April is Autism Awareness Month or should it be renamed Autism Acceptance Month?
April has been slated to share two acknowledgments to Autism, World Autism Awareness Day and Autism Awareness Month but what does this really mean. With 1 in 36 children being diagnosed with Autism, is there really anyone left who is not aware? With 1 in 36 is there a person who has not been affected by autism? A family member, a friend, someone who bags your groceries at the supermarket, the person who refills your drinks or cleans your table at your favorite restaurant. Everyone is aware, but have we accepted that this is the future?
Research dollars are raised and spent every year and we are no closer to an explanation for the annual rise in the autism rate. Why does this sound so personal to me? Because it is!
My family recognizes Autism Awareness/Acceptance Day every day. My amazing 24-year-old son Steven is an adult living with autism. Autism took away his ability to have a “normal” life, but he has a happy life surrounded by family and friends that love him for the incredible person he is and together we have supported him while creating a life that re-defines “normal”. Steven is a talented musician, he plays baseball, basketball, golf and he is on a bowling league. He volunteers at Save A Pet, works at his parent’s insurance agency when appropriate projects are presented, is in a book club, takes nature classes, loves classic cartoons, enjoys social activities with friends and loves his family. Most recently, Steven had the opportunity to attend the Campus Experience at Stony Brook University College. He works hard learning to express himself like others around him through Speech Therapy and continues to make strides although the reality is he will never be able to have a conversation. That has not stopped him from participating in the activities he loves, making his intentions clear to all or to express love to the many people he cares so much about. Steven teaches everyone around him that autism means he is differently abled but not less. He approaches every challenge presented to him and gives it his all. Steven has a happy life and is rarely sad. He has been an active part of creating a life that is perfect for him. Steven may not ever be a full-time college student or get married but that is not what he was meant to do. I believe he is here to teach acceptance and for that, I am extremely proud! Steven starts each day with his three words, handsome, smart and strong. Saying these words give his life meaning and purpose and he carries his purpose in all that he does. That is Autism Acceptance and this is what the world needs more of.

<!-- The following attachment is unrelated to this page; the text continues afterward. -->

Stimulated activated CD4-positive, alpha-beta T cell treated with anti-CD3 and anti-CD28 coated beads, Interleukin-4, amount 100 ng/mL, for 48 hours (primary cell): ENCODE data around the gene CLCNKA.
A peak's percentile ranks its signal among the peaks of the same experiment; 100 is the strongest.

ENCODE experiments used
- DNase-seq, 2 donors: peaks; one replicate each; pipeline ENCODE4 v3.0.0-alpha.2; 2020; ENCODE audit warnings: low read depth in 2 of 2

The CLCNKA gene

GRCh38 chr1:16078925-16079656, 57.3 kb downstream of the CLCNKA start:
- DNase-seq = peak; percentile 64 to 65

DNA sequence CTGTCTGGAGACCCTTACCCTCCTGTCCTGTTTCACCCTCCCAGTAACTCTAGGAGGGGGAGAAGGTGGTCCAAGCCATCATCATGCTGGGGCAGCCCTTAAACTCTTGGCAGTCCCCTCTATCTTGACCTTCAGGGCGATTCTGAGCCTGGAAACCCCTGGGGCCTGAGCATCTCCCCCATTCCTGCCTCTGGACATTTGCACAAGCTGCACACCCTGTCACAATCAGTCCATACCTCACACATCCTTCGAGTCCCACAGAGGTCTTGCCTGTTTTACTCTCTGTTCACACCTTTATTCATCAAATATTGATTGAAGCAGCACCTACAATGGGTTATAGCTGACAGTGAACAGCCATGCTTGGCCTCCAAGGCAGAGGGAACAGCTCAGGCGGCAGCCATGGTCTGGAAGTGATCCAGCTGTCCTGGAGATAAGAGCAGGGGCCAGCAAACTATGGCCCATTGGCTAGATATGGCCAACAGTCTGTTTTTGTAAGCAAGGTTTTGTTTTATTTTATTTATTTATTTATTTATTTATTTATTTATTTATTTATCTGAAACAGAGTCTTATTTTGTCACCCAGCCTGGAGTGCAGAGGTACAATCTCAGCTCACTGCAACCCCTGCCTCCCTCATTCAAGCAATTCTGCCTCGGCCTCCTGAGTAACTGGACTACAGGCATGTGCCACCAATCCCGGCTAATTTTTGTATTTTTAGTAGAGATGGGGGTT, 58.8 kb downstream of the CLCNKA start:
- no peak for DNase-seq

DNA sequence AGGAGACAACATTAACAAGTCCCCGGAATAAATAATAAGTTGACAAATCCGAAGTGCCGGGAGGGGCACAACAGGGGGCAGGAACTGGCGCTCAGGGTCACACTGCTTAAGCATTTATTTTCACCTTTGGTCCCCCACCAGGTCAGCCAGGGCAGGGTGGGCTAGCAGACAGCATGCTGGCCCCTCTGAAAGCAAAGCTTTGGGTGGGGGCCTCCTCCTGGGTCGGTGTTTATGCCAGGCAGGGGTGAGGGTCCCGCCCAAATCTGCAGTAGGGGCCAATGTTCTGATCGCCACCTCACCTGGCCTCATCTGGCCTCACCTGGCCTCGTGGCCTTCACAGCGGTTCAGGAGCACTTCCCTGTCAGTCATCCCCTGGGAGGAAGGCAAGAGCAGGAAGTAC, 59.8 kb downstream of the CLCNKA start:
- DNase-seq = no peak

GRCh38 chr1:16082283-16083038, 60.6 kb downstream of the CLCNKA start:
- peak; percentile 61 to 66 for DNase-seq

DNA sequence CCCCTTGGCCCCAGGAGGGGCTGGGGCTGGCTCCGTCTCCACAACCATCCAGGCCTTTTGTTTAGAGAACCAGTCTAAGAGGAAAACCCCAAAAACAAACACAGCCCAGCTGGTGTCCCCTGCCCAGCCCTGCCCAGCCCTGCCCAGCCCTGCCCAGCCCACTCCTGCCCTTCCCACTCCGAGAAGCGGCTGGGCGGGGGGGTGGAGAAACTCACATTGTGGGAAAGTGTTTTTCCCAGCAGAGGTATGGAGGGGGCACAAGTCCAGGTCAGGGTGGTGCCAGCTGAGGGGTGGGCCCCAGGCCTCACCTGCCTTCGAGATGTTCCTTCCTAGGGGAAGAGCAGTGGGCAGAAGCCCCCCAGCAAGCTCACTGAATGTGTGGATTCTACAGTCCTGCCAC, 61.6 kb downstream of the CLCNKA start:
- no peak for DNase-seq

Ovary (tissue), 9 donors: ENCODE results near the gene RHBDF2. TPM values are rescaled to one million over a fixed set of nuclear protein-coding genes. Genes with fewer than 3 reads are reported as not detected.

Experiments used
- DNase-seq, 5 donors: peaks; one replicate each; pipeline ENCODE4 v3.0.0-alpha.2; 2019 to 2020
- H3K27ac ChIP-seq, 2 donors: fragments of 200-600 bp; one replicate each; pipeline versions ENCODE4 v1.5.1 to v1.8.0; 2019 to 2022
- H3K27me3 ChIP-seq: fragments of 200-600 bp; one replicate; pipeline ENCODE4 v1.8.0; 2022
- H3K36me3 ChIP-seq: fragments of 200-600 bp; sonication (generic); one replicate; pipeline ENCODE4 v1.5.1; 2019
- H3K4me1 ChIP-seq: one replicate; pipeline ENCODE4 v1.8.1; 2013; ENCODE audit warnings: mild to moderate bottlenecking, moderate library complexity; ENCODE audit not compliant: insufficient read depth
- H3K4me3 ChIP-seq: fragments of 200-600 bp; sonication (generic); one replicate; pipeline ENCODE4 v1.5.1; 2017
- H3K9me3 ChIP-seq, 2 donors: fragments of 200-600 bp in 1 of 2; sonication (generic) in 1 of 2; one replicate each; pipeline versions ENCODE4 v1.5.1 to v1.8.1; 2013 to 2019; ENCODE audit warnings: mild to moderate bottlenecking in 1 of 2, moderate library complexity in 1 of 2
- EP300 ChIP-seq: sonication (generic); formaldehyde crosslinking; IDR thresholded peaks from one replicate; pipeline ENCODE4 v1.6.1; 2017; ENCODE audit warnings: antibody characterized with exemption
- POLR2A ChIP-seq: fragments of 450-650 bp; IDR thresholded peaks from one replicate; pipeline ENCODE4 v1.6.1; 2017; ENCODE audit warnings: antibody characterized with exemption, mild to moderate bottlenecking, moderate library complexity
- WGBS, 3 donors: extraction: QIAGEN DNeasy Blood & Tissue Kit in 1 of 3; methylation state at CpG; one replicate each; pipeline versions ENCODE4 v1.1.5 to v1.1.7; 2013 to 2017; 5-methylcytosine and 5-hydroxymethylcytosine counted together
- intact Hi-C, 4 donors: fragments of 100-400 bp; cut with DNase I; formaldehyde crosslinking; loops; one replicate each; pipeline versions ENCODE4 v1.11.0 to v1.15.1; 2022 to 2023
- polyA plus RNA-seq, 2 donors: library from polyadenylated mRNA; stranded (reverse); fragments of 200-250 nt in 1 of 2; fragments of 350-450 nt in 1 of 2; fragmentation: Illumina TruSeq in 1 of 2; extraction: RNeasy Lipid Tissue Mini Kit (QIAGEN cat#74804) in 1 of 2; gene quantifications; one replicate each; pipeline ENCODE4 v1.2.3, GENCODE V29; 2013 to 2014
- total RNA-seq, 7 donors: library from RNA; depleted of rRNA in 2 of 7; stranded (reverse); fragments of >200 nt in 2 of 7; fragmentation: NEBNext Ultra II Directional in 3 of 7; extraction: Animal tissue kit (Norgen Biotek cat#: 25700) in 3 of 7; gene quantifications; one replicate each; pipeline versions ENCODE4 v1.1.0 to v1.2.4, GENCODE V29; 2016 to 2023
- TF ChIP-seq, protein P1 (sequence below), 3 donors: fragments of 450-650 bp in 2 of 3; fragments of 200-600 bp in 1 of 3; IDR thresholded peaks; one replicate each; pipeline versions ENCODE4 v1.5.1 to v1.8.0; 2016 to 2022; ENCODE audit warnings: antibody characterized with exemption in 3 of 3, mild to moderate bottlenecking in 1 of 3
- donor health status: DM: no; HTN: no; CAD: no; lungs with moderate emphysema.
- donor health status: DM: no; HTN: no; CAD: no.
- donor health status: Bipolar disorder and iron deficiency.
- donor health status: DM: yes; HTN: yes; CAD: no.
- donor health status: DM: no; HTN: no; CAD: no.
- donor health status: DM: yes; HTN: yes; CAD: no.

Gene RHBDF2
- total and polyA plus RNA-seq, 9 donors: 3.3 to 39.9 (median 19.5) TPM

So the next time someone asks you if you’re going to wear blue or “Light it up Blue for autism, make the choice instead to share Steven’s Story. It is a story of acceptance and not awareness. People are aware but that doesn’t stop the finger pointing, judgment, and unrealistic expectations. It’s harder to learn to accept and be part of the much-needed change, a movement toward Autism Acceptance!
by Denise Visco
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